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Thomas Tuchel wanted to play day after 2017 bus bombing, new book alleges

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As details unfold, it appears all is not quite as it seemed.

AFC Sunderland v Borussia Dortmund - Friendly Match Photo by Deniz Calagan/Getty Images

Thomas Tuchel, not Hans-Joachim Watzke, wanted to play the day after the infamous bus bombing in 2017, according to German television station n-tv, which appears to have gained early access to Pit Gottschalk’s new book, “Kabinengeflüster.” The book’s title translates to “Lockerroom Whispers,” and is apparently heavily reliant on anonymous sources.

It is understood that Gottschalk writes in his book that after UEFA decided that the game would be played the day following the bombing, that Tuchel was initially not against the decision, and was, in-fact, slightly happy about it, citing the potential “energy in the stadium.” According to the book, it was Watzke who stood by the side of the players, who were aggrieved by the decision, and allegedly still gave the players an option to not play in the game. Dortmund would go onto lose that game 3-2 at home against Monaco, and eventually fell 6-3 on aggregate.

Paris Saint-Germain Training session and Press conference Photo by Jan Kruger/Getty Images

Allegedly, the next morning in the locker room, Marco Reus and Gonzalo Castro went to Tuchel and expressed concerns about playing the Champions League game that day. According to an anonymous player, as the discussion transitioned into a debate and several players started crying, Tuchel said “Mit diesen Weicheiern soll ich die Bayern schlagen?”, which translates to, “With these (wimps), I am supposed to beat Bayern?”

In an interview after the game, it was Tuchel who stated that “we weren’t asked at all at any time (about whether to proceed with the game),” and “basically, we had the feeling that we were being treated as if a beer can had hit our bus, and half an hour later the decision was there.”

The first of those comments insinuates, potentially cynically, that Watzke signed off on the UEFA match being the next day. The book offers a direct contradiction, and says Watzke was backing the player’s desire to postpone the match, potentially threatening a withdrawal from the competition.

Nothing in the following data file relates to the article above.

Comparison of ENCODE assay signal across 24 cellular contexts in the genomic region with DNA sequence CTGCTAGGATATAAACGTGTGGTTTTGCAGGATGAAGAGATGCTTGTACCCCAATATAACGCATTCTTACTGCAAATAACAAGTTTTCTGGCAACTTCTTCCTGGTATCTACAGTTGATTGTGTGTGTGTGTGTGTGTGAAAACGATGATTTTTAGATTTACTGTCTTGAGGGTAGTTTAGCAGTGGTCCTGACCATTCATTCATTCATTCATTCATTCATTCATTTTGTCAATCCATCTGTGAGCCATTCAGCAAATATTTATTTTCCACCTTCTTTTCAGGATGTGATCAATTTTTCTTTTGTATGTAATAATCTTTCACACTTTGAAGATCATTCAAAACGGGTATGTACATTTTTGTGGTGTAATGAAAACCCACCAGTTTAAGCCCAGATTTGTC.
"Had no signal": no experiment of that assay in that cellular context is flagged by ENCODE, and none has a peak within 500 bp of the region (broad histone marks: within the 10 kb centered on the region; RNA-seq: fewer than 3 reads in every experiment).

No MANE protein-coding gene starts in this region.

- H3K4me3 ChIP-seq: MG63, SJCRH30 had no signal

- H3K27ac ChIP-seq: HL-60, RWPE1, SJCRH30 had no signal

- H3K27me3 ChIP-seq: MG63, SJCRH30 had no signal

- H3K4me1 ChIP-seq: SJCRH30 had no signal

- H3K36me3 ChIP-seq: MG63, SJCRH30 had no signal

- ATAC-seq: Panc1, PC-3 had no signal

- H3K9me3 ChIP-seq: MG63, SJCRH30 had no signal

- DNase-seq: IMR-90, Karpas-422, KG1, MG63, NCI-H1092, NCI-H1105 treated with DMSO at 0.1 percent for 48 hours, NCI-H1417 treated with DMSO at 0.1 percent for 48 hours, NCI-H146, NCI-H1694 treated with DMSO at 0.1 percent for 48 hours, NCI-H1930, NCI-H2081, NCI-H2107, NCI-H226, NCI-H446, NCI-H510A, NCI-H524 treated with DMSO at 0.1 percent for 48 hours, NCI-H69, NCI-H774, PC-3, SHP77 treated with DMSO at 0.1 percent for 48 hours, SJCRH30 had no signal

According to Gottschalk, each sentence that Tuchel elaborated on about how he was supporting the players and how Watzke did not attempt to negotiate with UEFA was a slap to Watzke. Watzke had previously contradicted that narrative but did not go as far as pinning the blame on Tuchel, saying in an interview in May “I gave the team the option in our talk on the Wednesday morning [the day of the rescheduled match] that every player feeling not capable of playing could just say it until the afternoon.”

Rudolf Assauer Memorial Ceremony In Gelsenkirchen Photo by Maja Hitij/Getty Images

When interviewed further about a potential disagreement with Tuchel, Watzke responded, “It is so, yes.”

It is understood that the manner in how Tuchel handled the bus bombing formed both the rifts that started forming with players in the locker room, on top of the open rift with Watzke and Dortmund’s front office. Following the bombing endeavor, players did speak out against Tuchel’s coaching style or methods, but nothing particularly included the bombing. But Tuchel’s problems in controlling the locker room are now said to have originated from those particular events.